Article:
I frequently get asked ‘what advice would you give to someone just starting out in business’?

It’s a great question.

Here’s what I think.

First, make sure you really WANT to be in business for yourself.

While being an entrepreneur / business owner / solopreneur may sound way cool, the reality is that it is not all about smelling the roses and getting to do what you love. In fact there is a lot more you will need to learn and implement which may not be in your area of competence, let alone your zone of genius.

Even if you end out outsourcing to others, as the business owner, the buck does stop with you.

Here are some of the reasons why I'm in business for myself -

  • I love the absolute ‘live and die by your sword' element. Everything is on you. Confronting, but also makes you grow more than you can imagine.
  • I love the freedom to make choices about what work I do and who I work with.
  • I love the creative aspect of solving problems, and creating and teaching in general.
  • I actually really like working hard. I’m not a ’spend time watching sport or hanging on the beach’ kind of girl. I find what I do infinitely more interesting.

You may have some of these, or some of these other common reasons - 

  • Removing a ‘wages’ ceiling, and ability to set your rates
  • Location independence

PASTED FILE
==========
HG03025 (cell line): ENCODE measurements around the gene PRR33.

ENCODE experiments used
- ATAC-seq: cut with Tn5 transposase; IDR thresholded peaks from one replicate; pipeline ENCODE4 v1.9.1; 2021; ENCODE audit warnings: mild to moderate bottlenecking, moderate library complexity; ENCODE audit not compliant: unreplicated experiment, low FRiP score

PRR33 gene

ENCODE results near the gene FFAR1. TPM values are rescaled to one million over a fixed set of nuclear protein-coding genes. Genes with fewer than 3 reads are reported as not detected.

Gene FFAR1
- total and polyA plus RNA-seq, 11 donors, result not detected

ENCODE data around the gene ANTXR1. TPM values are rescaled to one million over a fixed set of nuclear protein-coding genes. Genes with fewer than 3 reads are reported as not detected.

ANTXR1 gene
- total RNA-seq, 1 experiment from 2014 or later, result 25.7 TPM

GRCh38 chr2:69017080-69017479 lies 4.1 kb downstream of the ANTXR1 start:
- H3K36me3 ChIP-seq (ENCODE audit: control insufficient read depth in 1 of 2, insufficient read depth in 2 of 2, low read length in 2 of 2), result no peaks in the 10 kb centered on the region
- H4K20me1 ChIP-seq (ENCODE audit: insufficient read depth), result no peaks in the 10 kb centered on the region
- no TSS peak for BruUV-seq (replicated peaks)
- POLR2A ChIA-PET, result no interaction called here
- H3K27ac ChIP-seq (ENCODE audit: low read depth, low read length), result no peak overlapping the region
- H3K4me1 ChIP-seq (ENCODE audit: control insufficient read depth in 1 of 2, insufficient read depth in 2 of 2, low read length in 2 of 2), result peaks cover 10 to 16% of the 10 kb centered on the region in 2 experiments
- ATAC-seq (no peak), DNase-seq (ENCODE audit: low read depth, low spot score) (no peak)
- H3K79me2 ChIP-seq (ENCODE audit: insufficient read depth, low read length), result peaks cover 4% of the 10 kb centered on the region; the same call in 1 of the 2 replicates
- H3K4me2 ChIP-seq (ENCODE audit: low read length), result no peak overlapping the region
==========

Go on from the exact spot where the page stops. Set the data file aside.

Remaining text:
• Lifestyle balance
  • You have considered retirement but you're not done! You have more you want to do.

These are just a few, but it is worth examining what these are for you.

Consider whether you may achieve a lot of these things without being in business for yourself. There is a lot more flexibility in workplaces now, and many virtual and flexible jobs.

Something I did for a long while was work with/alongside other solopreneurs. This provided a great apprenticeship, and an understanding of what was really involved.

So the question to ask yourself is … what do you love doing, and do you need to be in business for yourself to do it.

A second key piece of advice, particularly if you have regular financial commitments such as a mortgage, or dependent children, is that unless you have a significant buffer of funds, it is wiser to transition into self-employment. It will involved almost working ’two jobs’ for awhile but it will be worth it in lack of financial stress.

You may need funding for things like a website, marketing, premises (I’d consider whether you need premises very carefully), a co-working space (perhaps) and education. Education, courses and mentoring can help you fast track to where you need to go.

Being in business is an entire universe all of its own.

It has its own language, and concepts you may have never heard before.

If you want to get a taste of what marketing and online business is all about, you should head over and do this onlineiq quiz.

The results will be emailed to you and you will get a really good idea of the best place for you to start is.

It only takes two minutes.